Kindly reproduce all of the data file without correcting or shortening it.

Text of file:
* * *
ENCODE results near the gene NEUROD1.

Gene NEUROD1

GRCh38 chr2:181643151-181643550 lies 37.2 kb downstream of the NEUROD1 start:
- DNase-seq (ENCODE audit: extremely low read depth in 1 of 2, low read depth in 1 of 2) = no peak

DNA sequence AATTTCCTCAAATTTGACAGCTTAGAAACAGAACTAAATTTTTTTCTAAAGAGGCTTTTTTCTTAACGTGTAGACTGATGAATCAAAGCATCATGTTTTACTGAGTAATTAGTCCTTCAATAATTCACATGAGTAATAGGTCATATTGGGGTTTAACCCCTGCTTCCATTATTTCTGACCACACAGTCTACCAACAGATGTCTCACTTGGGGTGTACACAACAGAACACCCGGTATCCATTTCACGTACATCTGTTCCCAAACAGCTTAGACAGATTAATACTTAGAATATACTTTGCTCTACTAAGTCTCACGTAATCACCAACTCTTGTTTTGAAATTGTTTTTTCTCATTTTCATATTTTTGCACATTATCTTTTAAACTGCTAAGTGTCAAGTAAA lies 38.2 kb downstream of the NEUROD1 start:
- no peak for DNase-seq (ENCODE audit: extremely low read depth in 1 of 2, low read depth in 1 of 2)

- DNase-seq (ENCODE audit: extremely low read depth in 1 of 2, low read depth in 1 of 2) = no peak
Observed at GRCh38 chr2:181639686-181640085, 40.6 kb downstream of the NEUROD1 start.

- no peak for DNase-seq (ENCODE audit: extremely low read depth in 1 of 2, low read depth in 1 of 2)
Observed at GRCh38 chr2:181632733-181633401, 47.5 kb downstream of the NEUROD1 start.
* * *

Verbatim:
ENCODE results near the gene NEUROD1.

Gene NEUROD1

GRCh38 chr2:181643151-181643550 lies 37.2 kb downstream of the NEUROD1 start:
- DNase-seq (ENCODE audit: extremely low read depth in 1 of 2, low read depth in 1 of 2) = no peak

DNA sequence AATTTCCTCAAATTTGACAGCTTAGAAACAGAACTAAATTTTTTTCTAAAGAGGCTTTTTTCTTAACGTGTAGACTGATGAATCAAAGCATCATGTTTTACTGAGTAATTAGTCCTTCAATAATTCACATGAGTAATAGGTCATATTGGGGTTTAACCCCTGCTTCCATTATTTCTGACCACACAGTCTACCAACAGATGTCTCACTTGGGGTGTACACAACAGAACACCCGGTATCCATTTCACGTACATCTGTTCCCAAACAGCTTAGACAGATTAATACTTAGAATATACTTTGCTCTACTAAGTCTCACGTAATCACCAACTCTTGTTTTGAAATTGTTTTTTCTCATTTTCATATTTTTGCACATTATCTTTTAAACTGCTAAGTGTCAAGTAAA lies 38.2 kb downstream of the NEUROD1 start:
- no peak for DNase-seq (ENCODE audit: extremely low read depth in 1 of 2, low read depth in 1 of 2)

- DNase-seq (ENCODE audit: extremely low read depth in 1 of 2, low read depth in 1 of 2) = no peak
Observed at GRCh38 chr2:181639686-181640085, 40.6 kb downstream of the NEUROD1 start.

- no peak for DNase-seq (ENCODE audit: extremely low read depth in 1 of 2, low read depth in 1 of 2)
Observed at GRCh38 chr2:181632733-181633401, 47.5 kb downstream of the NEUROD1 start.